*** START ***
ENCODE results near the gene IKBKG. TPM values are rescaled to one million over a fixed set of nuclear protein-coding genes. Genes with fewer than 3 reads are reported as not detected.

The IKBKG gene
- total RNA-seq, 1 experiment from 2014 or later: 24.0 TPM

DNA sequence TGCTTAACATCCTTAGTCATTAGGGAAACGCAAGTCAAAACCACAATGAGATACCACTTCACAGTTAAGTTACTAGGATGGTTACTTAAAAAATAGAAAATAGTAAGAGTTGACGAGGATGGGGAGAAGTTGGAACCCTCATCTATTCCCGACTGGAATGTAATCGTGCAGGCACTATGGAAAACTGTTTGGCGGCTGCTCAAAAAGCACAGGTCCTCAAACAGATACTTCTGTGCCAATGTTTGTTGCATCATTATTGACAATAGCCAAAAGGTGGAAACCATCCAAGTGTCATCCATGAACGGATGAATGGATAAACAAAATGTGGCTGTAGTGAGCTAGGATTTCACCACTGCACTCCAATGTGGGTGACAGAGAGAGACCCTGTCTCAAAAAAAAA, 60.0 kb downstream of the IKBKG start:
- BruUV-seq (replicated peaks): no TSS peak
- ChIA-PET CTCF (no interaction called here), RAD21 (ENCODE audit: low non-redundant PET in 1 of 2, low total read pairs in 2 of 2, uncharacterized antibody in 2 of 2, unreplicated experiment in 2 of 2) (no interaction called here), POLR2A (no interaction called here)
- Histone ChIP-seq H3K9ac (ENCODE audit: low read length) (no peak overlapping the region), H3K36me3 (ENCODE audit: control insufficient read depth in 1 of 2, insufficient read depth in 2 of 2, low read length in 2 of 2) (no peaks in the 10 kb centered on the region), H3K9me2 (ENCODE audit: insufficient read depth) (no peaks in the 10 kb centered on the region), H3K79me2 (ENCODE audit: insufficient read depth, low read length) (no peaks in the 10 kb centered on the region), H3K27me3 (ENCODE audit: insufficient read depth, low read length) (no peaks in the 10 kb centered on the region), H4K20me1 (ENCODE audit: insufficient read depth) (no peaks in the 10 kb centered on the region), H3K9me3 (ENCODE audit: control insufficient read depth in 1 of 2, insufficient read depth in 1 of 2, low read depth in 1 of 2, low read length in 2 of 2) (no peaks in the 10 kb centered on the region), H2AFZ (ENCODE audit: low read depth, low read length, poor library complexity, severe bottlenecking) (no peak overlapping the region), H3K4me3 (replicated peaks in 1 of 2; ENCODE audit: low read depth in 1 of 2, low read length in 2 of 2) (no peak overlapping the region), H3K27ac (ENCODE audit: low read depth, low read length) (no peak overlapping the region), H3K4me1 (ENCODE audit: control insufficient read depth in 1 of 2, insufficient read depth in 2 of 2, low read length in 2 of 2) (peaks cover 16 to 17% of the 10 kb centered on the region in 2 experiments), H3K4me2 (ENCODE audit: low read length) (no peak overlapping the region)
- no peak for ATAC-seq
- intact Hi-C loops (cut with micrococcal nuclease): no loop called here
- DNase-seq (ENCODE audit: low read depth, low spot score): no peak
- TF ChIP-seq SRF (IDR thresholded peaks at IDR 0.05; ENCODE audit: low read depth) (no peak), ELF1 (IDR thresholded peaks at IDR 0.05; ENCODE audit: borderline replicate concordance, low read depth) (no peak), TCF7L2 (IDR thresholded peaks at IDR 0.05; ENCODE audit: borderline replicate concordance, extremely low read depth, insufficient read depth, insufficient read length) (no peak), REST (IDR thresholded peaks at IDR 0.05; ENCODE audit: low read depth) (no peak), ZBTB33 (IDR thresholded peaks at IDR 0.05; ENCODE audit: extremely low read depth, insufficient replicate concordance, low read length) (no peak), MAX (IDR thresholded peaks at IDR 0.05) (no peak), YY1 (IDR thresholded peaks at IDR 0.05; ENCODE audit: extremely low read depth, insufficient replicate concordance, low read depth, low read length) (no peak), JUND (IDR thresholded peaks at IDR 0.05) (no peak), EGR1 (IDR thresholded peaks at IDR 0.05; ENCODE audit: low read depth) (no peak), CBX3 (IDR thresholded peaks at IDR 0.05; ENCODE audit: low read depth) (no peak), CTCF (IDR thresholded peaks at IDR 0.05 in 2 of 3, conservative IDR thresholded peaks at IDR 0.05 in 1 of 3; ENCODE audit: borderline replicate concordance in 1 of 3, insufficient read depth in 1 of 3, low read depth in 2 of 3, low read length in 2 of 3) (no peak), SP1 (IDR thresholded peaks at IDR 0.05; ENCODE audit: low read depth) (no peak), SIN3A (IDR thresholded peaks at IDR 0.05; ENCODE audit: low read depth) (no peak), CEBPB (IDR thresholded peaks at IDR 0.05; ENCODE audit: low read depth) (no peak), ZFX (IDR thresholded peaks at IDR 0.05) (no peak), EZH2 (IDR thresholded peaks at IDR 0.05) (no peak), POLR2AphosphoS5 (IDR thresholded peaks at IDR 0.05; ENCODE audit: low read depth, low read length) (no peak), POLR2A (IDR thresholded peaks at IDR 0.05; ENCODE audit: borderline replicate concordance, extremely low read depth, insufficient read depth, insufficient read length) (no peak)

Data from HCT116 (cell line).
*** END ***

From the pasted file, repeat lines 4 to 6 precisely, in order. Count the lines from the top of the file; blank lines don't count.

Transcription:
DNA sequence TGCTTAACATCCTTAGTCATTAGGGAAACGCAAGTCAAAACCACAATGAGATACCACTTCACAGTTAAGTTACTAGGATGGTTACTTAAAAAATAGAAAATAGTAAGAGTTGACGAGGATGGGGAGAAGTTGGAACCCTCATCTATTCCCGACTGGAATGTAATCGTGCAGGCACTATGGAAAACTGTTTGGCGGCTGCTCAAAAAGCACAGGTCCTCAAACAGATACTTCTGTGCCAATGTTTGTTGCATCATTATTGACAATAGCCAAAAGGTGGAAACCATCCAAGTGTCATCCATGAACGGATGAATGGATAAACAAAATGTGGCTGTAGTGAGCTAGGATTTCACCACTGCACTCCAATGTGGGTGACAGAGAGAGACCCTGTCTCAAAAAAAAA, 60.0 kb downstream of the IKBKG start:
- BruUV-seq (replicated peaks): no TSS peak
- ChIA-PET CTCF (no interaction called here), RAD21 (ENCODE audit: low non-redundant PET in 1 of 2, low total read pairs in 2 of 2, uncharacterized antibody in 2 of 2, unreplicated experiment in 2 of 2) (no interaction called here), POLR2A (no interaction called here)